ALJ Essex Issues Public Version Of Remand Initial Determination Finding No Violation Of Section 337 in Certain Devices For Improving Uniformity Used In A Backlight Module (337-TA-805)
On March 11, 2013, ALJ Theodore R. Essex issued the public version of the Initial Determination on Remand regarding Validity and Enforceability (“RID”) (dated February 28, 2013) in Certain Devices for Improving Uniformity Used in a Backlight Module and Components Thereof and Products Containing Same (337-TA-805).
By way of background, the Complainants in this matter are Industrial Technology Research Institute and ITRI International, Inc. (collectively, “ITRI”) and the Respondents are LG Corporation, LG Electronics, Inc., and LG Electronics U.S.A., Inc. (collectively, “LG”). ITRI alleged that LG violated Section 337 by the importation and/or sale of LCD televisions and monitors that infringed claims 6, 9, and 10 of U.S. Patent No. 6,883,932 (the ‘932 patent). See our September 12, 2011 post for more details.
ALJ Essex’s October 22, 2012 Initial Determination (“ID”) in this case found no infringement and no domestic industry, and therefore ALJ Essex did not reach the issues of invalidity and unenforceability. See our November 6, 2012 post for more details. The International Trade Commission (the “Commission”) remanded-in-part the investigation back to ALJ Essex to consider the parties’ invalidity and unenforceability arguments and make appropriate findings. See our December 27, 2012 post for more details on the Commission’s remand notice and order.
As described in our March 6, 2013 post, ALJ Essex issued a notice summarizing his holdings that the ‘932 patent is invalid under 35 U.S.C. § 102 and that no violation of Section 337 has occurred in this investigation. We now provide additional details.
LG argued that eleven references separately anticipated the ‘932 patent. ALJ Essex went through each reference and dismissed seven. Specifically, ALJ Essex reasoned that neither LG nor the Commission Investigative Staff (“OUII”) presented anticipation arguments under the claim construction adopted by the ALJ and thus the arguments were not considered. One reference was dismissed as ALJ Essex considered the arguments to have been waived by LG because they were not included in its pre-hearing brief. The remaining three references were substantively analyzed by ALJ Essex, and LG was not considered to meet the burden of proving anticipation by clear and convincing evidence for two. However, one reference was found to anticipate all asserted claims of the ‘932 patent based on an element by element analysis, and thus the ‘932 patent was determined to be invalid for anticipation.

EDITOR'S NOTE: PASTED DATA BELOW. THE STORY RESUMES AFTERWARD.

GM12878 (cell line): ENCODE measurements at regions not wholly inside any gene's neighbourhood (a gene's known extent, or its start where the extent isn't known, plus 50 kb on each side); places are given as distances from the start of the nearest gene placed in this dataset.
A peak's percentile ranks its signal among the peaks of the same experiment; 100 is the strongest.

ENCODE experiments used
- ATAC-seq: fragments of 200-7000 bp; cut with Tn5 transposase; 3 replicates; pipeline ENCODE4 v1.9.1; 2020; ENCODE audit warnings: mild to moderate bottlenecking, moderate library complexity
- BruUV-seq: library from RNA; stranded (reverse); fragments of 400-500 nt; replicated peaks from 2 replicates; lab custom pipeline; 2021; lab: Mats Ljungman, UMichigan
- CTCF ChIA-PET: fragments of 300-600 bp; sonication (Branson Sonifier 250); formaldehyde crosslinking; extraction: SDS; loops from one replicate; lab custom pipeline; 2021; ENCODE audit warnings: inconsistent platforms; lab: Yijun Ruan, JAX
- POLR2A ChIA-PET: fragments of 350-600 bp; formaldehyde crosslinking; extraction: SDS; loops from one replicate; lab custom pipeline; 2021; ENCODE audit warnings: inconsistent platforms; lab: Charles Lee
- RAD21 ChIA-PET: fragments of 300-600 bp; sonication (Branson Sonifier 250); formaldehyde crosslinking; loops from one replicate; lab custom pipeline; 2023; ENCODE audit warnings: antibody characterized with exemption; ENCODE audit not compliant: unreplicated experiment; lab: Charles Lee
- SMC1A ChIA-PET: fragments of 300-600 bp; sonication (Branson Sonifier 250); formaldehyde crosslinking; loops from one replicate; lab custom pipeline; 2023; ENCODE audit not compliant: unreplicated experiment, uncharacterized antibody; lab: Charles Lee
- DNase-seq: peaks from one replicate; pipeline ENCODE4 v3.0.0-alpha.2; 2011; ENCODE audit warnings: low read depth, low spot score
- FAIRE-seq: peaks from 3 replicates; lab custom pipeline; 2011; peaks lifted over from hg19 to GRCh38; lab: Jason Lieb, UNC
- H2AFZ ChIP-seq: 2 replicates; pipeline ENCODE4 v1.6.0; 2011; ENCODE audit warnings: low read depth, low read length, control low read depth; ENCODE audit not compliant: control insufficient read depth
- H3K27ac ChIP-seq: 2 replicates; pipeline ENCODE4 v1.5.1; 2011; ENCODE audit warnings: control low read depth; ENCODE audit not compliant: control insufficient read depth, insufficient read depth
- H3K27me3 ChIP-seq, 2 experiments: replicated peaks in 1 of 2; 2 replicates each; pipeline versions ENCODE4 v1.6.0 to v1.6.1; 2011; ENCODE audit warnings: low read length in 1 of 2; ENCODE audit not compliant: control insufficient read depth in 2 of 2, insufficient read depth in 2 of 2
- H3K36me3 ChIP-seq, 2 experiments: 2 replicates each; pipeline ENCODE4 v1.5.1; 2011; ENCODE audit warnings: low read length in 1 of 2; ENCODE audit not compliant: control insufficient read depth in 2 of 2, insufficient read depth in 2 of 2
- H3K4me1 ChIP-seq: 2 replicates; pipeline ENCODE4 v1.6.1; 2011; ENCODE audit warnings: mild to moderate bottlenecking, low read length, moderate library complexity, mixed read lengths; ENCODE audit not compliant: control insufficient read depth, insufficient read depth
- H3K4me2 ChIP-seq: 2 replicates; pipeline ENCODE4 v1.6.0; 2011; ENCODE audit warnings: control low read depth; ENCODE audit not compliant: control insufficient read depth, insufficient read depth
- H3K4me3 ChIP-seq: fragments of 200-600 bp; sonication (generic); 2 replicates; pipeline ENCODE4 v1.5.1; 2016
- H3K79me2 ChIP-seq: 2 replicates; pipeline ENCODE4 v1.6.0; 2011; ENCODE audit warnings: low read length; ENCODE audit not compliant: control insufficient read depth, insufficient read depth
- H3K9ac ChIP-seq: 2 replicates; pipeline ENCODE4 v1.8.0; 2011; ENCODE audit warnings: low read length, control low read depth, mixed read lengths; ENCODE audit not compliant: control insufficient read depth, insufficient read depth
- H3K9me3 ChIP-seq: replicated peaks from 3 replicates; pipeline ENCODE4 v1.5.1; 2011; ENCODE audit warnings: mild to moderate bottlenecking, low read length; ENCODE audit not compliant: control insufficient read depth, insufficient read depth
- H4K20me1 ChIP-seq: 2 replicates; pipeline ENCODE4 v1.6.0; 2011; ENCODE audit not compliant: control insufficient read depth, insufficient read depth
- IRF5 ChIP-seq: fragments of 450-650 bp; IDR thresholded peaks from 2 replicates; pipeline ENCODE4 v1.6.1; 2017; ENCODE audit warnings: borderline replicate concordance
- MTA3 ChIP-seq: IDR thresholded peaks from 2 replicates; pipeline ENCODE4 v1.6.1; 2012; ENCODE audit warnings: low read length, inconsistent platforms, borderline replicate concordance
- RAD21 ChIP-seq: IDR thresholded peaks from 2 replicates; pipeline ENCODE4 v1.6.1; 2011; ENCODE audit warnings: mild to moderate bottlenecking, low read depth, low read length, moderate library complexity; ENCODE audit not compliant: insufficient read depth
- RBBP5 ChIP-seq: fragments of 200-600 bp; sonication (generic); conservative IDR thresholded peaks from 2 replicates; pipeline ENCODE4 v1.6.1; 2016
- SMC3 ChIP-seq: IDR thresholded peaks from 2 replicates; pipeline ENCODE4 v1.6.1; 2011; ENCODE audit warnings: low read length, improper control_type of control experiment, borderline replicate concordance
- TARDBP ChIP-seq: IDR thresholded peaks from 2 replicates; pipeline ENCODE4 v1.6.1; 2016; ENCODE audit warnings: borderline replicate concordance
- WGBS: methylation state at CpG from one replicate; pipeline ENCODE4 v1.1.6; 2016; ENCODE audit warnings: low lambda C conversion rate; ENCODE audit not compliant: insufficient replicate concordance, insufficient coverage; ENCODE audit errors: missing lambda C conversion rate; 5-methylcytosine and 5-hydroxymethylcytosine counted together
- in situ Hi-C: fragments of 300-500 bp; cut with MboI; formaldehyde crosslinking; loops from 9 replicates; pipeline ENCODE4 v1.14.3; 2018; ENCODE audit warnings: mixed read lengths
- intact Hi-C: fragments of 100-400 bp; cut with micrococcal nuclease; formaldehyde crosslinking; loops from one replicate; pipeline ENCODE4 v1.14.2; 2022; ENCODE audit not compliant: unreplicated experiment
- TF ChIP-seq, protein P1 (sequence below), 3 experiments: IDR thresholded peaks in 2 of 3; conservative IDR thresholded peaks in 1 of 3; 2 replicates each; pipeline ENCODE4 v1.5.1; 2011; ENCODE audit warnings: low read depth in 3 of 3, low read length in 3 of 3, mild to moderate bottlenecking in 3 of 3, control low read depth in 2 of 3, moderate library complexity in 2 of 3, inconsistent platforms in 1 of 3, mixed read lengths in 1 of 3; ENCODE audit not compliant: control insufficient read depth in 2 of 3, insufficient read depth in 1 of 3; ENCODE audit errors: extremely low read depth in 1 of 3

LG argued “in the event that the ALJ should find any of the limitations from claims…missing from any of the anticipatory references discussed above, then any combination of those references renders obvious the asserted claims of the ‘932 patent.” However, ALJ Essex rejected this “catch-all” argument and its “cursory discussion” as insufficient to prove obviousness by clear and convincing evidence.
LG also argued that the claims were invalid for failure to comply with the written description requirement regarding the claim term
“uniform.” ITRI and the OUII countered this argument, and the ALJ agreed. Specifically, ALJ Essex considered LG’s written description argument to be a “rehashing of its claim construction arguments regarding ‘uniform’” and to be without merit.
According to the RID, LG argued that the ‘932 patent is unenforceable due to inequitable conduct based on failure to disclose a material reference to the Patent Office. ITRI and OUII counter-argued that LG has failed to prove the requisite specific intent and therefore LG does not demonstrate clearly and convincingly that the ‘932 patent is unenforceable. ALJ Essex dismissed LG’s argument, determining “there is absolutely no evidence that would establish that ITRI ‘made a deliberate decision to withhold’” the reference in question. Thus, the ‘932 patent was determined to be enforceable.